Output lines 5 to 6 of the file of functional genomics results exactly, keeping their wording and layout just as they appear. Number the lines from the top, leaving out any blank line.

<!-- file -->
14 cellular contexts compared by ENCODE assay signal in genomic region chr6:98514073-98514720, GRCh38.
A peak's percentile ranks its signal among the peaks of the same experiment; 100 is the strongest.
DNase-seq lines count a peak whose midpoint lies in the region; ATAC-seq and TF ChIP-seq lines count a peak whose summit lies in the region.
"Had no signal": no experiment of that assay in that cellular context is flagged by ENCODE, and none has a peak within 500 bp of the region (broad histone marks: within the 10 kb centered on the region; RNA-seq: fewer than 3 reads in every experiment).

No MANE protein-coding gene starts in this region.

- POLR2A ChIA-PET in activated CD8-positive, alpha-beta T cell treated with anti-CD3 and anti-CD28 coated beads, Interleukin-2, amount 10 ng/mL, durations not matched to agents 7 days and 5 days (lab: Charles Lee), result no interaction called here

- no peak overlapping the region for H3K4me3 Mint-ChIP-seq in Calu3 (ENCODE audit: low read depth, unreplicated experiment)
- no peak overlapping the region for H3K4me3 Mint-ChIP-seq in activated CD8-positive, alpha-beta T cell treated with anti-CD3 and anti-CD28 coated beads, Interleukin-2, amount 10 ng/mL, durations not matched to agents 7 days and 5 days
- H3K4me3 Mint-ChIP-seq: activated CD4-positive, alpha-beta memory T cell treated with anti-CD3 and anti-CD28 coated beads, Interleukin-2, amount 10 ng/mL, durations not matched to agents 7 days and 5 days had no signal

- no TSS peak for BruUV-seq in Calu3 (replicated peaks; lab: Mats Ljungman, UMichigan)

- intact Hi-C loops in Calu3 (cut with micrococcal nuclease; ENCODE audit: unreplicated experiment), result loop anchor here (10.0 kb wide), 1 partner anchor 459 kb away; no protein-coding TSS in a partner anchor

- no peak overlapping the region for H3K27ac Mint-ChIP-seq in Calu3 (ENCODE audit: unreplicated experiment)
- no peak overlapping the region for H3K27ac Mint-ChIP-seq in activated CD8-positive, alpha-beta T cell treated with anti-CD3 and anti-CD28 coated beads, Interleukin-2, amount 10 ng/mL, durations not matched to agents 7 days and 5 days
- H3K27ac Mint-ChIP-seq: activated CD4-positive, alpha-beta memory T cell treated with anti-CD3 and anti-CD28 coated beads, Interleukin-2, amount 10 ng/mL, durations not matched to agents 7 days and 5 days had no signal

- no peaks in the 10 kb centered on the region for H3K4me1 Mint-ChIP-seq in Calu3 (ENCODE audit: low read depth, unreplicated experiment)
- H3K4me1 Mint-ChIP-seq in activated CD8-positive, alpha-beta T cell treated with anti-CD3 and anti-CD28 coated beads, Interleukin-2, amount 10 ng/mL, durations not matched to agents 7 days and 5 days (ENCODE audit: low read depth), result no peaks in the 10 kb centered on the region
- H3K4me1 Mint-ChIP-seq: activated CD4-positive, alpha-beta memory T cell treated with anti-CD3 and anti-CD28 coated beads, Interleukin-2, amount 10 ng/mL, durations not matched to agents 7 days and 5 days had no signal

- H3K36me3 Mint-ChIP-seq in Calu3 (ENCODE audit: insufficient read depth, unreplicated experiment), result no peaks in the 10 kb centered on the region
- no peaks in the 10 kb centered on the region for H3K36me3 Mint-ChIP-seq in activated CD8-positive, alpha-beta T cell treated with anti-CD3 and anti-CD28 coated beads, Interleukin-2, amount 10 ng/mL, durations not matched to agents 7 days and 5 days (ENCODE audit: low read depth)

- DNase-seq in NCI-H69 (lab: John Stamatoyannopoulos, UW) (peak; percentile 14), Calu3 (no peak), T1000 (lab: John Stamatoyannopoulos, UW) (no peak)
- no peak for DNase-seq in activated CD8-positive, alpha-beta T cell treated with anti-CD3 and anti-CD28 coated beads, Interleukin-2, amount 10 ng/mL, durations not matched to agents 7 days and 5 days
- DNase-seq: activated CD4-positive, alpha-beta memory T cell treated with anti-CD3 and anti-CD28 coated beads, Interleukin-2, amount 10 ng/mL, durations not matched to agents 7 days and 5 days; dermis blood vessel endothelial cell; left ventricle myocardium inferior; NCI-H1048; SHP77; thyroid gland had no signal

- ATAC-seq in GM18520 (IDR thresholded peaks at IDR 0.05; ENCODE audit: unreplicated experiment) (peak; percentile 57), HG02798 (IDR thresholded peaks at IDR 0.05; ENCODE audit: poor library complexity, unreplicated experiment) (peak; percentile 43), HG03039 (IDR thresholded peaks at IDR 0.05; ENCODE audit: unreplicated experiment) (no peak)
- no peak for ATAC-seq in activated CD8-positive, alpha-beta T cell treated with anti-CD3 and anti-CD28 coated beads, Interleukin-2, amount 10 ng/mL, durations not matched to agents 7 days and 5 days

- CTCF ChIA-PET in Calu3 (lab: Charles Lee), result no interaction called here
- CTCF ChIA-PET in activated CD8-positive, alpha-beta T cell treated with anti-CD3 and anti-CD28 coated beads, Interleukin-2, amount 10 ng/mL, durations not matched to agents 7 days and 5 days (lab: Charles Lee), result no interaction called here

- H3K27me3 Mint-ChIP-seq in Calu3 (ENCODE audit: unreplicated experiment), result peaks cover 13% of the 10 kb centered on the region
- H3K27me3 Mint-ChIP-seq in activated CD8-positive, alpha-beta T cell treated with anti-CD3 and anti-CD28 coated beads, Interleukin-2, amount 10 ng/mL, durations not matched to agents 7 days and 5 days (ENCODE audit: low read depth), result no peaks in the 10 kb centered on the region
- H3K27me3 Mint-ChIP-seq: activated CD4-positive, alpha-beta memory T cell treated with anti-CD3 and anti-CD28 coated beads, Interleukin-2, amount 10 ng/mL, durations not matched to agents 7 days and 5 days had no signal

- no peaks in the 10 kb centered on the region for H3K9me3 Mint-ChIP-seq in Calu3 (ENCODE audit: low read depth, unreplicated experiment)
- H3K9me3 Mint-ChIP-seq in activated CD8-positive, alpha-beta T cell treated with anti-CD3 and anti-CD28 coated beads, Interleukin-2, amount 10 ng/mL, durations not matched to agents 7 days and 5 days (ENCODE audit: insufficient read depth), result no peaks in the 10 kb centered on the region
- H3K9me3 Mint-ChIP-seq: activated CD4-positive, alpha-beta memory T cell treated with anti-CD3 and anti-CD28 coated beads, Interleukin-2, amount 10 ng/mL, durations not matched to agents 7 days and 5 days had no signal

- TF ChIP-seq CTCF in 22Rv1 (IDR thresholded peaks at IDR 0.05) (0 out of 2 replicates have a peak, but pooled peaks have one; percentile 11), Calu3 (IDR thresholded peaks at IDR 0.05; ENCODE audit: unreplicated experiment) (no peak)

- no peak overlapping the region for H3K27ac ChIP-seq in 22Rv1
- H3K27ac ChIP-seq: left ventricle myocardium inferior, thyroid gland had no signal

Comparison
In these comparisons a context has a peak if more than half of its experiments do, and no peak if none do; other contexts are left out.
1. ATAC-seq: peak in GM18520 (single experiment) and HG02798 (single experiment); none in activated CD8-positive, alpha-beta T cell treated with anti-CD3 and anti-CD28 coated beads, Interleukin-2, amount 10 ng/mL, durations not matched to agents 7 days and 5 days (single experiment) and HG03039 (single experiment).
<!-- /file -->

No MANE protein-coding gene starts in this region.

- POLR2A ChIA-PET in activated CD8-positive, alpha-beta T cell treated with anti-CD3 and anti-CD28 coated beads, Interleukin-2, amount 10 ng/mL, durations not matched to agents 7 days and 5 days (lab: Charles Lee), result no interaction called here